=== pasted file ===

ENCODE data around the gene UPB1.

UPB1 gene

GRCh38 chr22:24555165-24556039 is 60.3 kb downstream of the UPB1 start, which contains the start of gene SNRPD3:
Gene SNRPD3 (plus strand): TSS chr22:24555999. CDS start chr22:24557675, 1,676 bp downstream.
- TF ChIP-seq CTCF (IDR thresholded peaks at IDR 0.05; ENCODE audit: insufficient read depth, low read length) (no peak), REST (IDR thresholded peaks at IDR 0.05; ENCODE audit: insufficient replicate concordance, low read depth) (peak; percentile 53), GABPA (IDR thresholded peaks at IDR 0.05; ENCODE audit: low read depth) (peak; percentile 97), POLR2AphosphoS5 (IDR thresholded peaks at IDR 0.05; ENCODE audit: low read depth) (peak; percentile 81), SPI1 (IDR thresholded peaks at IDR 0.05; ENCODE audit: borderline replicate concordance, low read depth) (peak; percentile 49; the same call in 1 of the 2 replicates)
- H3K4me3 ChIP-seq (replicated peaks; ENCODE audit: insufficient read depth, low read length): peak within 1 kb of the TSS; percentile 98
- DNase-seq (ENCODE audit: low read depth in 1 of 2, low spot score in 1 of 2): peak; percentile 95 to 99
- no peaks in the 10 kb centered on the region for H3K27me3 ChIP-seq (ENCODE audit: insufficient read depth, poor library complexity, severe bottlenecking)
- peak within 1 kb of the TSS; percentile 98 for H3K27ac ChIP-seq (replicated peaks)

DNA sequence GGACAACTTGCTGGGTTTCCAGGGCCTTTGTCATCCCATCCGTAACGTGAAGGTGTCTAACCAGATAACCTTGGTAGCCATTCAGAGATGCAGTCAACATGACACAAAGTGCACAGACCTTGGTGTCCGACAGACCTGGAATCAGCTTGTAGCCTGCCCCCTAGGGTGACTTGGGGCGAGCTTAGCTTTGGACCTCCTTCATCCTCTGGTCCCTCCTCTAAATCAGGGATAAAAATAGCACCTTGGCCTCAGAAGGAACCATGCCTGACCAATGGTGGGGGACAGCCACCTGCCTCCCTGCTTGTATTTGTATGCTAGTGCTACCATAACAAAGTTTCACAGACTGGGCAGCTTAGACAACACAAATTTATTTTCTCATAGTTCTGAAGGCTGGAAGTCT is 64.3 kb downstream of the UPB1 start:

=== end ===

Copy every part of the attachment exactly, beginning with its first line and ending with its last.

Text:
ENCODE data around the gene UPB1.

UPB1 gene

GRCh38 chr22:24555165-24556039 is 60.3 kb downstream of the UPB1 start, which contains the start of gene SNRPD3:
Gene SNRPD3 (plus strand): TSS chr22:24555999. CDS start chr22:24557675, 1,676 bp downstream.
- TF ChIP-seq CTCF (IDR thresholded peaks at IDR 0.05; ENCODE audit: insufficient read depth, low read length) (no peak), REST (IDR thresholded peaks at IDR 0.05; ENCODE audit: insufficient replicate concordance, low read depth) (peak; percentile 53), GABPA (IDR thresholded peaks at IDR 0.05; ENCODE audit: low read depth) (peak; percentile 97), POLR2AphosphoS5 (IDR thresholded peaks at IDR 0.05; ENCODE audit: low read depth) (peak; percentile 81), SPI1 (IDR thresholded peaks at IDR 0.05; ENCODE audit: borderline replicate concordance, low read depth) (peak; percentile 49; the same call in 1 of the 2 replicates)
- H3K4me3 ChIP-seq (replicated peaks; ENCODE audit: insufficient read depth, low read length): peak within 1 kb of the TSS; percentile 98
- DNase-seq (ENCODE audit: low read depth in 1 of 2, low spot score in 1 of 2): peak; percentile 95 to 99
- no peaks in the 10 kb centered on the region for H3K27me3 ChIP-seq (ENCODE audit: insufficient read depth, poor library complexity, severe bottlenecking)
- peak within 1 kb of the TSS; percentile 98 for H3K27ac ChIP-seq (replicated peaks)

DNA sequence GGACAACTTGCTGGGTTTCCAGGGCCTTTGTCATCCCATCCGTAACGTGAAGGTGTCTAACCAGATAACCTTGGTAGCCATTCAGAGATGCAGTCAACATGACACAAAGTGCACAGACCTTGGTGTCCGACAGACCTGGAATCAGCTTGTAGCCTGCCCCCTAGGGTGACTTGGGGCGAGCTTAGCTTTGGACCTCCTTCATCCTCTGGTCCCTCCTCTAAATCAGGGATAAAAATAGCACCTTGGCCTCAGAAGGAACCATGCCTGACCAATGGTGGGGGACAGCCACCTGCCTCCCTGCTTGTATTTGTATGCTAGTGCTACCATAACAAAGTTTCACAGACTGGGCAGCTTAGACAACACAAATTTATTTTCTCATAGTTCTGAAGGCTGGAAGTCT is 64.3 kb downstream of the UPB1 start: